One of the world’s most famous chapels, the Sistine Chapel is located in Vatican City in the Italian capital of Rome within the Pope’s residence, the Apostolic Palace. It is especially famous for its ceiling which was painted by the artist Michelangelo between 1508 and 1512 and is revered as among his best painting. The chapel was refurbished in 1480 by Pope Sixtus IV when its name changed from Cappella Magna to Sistine Chapel. It continues to host religious and papal functions today and is the site of Papal conclaves (site where the College of Cardinals elects subsequent popes).
Designed by Baccio Pontelli, the Sistine Chapel replaced the Cappella Magna whose walls were slanted and in nearly ruined condition. Upon completion, Pope Sixtus IV commissioned several important artists to decorate the interior of the chapel with religious frescoes. Botticelli and Perugino are two of the artists who contributed artwork to the chapel. Perugino’s Christ Giving the Keys to St. Peter is particularly noteworthy.
The chapel’s exterior is rectangular in shape and comprised of bricks. In many ways it is unlike historic churches of the Middle Ages or the Renaissance as its structure and façade are simple and largely unadorned. Instead, the chapel was built largely to replicate the Temple of Solomon as it was described in the Old Testament. While the outside of the chapel is noted for its simplicity, the interior is historically famous for its unsurpassed artwork and priceless decoration.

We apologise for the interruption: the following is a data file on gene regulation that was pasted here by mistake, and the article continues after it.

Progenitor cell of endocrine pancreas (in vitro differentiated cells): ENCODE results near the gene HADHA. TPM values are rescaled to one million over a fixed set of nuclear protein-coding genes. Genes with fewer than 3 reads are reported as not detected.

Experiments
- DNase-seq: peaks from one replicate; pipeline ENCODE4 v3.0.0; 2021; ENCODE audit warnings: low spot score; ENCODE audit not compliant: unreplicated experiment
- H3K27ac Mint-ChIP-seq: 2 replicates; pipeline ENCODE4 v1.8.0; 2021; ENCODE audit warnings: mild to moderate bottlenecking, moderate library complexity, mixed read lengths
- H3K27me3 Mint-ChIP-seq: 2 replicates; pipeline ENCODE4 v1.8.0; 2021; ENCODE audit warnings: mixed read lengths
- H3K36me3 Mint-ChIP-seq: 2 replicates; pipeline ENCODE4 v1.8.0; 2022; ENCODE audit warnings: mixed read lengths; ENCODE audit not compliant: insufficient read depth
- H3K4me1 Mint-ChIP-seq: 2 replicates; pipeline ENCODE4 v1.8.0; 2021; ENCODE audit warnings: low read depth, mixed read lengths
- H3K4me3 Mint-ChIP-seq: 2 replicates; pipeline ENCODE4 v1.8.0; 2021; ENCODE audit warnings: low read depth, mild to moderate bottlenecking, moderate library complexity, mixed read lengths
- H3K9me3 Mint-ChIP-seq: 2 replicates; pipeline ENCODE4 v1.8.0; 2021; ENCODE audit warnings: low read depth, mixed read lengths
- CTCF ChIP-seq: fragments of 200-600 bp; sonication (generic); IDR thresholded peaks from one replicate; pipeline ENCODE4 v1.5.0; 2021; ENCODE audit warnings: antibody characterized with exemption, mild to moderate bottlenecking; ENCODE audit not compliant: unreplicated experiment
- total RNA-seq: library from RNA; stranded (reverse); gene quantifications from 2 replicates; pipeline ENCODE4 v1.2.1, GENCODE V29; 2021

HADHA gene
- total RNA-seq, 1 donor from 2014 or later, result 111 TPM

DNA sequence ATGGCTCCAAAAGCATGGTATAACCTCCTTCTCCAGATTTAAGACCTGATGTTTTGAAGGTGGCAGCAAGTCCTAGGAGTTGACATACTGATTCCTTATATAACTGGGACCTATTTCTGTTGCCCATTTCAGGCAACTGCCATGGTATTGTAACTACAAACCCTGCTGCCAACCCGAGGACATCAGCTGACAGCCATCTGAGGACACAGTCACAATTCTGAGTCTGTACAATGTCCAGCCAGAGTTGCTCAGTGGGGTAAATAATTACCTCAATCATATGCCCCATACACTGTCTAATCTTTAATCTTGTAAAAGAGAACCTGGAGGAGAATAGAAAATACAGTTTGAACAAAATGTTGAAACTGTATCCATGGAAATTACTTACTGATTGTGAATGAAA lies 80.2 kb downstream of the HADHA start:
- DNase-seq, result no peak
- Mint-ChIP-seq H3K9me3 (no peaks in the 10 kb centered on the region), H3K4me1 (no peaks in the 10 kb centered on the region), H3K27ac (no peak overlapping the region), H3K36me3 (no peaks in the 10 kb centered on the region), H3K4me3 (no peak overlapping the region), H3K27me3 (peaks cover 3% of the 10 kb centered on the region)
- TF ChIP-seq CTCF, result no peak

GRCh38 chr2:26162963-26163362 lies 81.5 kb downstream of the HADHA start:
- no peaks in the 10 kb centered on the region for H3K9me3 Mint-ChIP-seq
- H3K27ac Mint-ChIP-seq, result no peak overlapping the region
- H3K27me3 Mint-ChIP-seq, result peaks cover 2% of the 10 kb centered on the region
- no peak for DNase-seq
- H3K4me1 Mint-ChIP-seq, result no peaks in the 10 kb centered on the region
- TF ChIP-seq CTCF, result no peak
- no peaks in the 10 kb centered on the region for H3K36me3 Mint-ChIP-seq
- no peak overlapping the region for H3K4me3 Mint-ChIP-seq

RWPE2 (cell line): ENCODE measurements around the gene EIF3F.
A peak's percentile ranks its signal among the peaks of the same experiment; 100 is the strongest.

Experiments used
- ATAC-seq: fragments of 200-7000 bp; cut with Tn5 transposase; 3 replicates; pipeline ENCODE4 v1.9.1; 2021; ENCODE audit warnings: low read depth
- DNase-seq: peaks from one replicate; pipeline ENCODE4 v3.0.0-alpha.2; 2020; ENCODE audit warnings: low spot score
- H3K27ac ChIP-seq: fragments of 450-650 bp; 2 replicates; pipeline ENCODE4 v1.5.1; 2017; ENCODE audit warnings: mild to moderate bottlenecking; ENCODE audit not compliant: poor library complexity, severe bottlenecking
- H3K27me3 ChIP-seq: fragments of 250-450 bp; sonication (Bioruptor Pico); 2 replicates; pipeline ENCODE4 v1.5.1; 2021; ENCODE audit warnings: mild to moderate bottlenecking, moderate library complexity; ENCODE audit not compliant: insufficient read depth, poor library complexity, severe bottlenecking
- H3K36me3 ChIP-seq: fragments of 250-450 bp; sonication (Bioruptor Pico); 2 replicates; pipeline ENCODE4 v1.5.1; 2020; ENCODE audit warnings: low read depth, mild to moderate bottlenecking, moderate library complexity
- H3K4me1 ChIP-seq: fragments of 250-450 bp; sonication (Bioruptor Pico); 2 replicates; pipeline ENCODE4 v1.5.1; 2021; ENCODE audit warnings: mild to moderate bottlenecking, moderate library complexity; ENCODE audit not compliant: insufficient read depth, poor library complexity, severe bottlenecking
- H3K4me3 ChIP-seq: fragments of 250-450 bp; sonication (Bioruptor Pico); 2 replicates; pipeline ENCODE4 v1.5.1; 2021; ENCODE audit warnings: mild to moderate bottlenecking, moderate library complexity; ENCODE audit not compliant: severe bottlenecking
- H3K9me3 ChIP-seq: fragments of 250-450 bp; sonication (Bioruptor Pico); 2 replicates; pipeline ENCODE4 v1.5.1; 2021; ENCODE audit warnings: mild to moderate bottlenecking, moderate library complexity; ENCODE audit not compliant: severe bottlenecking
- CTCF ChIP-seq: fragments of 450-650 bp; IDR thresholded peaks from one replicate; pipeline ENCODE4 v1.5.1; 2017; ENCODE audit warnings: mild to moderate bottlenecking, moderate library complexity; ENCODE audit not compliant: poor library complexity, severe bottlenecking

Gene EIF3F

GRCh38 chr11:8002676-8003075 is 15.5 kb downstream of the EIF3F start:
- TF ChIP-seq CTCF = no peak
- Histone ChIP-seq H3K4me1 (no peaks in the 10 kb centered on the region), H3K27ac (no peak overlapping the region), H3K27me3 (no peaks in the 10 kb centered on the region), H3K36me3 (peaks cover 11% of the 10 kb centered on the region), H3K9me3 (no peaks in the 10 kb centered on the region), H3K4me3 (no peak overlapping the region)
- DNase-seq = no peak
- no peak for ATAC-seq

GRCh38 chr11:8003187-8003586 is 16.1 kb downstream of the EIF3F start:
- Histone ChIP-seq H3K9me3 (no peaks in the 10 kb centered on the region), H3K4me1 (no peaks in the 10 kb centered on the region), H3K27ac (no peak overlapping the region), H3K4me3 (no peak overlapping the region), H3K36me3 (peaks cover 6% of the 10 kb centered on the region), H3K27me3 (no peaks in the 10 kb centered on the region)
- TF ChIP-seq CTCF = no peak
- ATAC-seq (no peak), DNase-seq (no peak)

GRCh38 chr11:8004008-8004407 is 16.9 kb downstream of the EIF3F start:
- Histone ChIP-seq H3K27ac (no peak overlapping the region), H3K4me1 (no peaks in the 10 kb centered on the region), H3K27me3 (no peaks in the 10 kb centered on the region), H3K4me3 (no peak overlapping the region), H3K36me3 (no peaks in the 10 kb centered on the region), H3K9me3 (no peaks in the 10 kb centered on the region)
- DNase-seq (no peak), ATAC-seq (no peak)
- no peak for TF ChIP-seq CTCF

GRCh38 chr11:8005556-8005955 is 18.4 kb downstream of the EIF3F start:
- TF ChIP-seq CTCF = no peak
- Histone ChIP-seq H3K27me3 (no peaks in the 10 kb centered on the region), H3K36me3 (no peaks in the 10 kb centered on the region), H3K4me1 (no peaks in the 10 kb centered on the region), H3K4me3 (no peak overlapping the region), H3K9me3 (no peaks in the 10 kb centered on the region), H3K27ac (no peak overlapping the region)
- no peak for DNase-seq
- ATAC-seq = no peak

The walls of the chapel, during important events, are covered with tapestries designed by the artist Raphael. The tapestries depict scenes from the lives of the apostles Peter and Paul. Raphael’s original tapestries, however, were destroyed during the sack of 1527. The lower tier of the walls is predominantly decorated with silver and gold wall hangings. The middle tier contains paintings showing scenes from the life of Jesus as well as Moses. The top tier is divided in two. One section contains the Gallery of Popes; the other showcases the Ancestors of Christ which was painted by Michelangelo.
The ceiling of the chapel was commissioned by Pope Julius II. Upon it Michelangelo painted nine paintings that depict God’s Creation of the World, The Lord’s Relationship with Man, and Man’s Fall from Grace. Michelangelo’s paintings comprise twelve thousand square feet of the ceiling. The artist designed and built his own scaffold for the enormous commission. The artist initially turned down the project, but was persuaded when he was allowed to paint biblical scenes of his own choosing. The ceiling is striking for its magnificent execution as well as for its striking colors. Michelangelo also painted the wall behind the altar with his masterpiece The Last Judgment (1535-1541).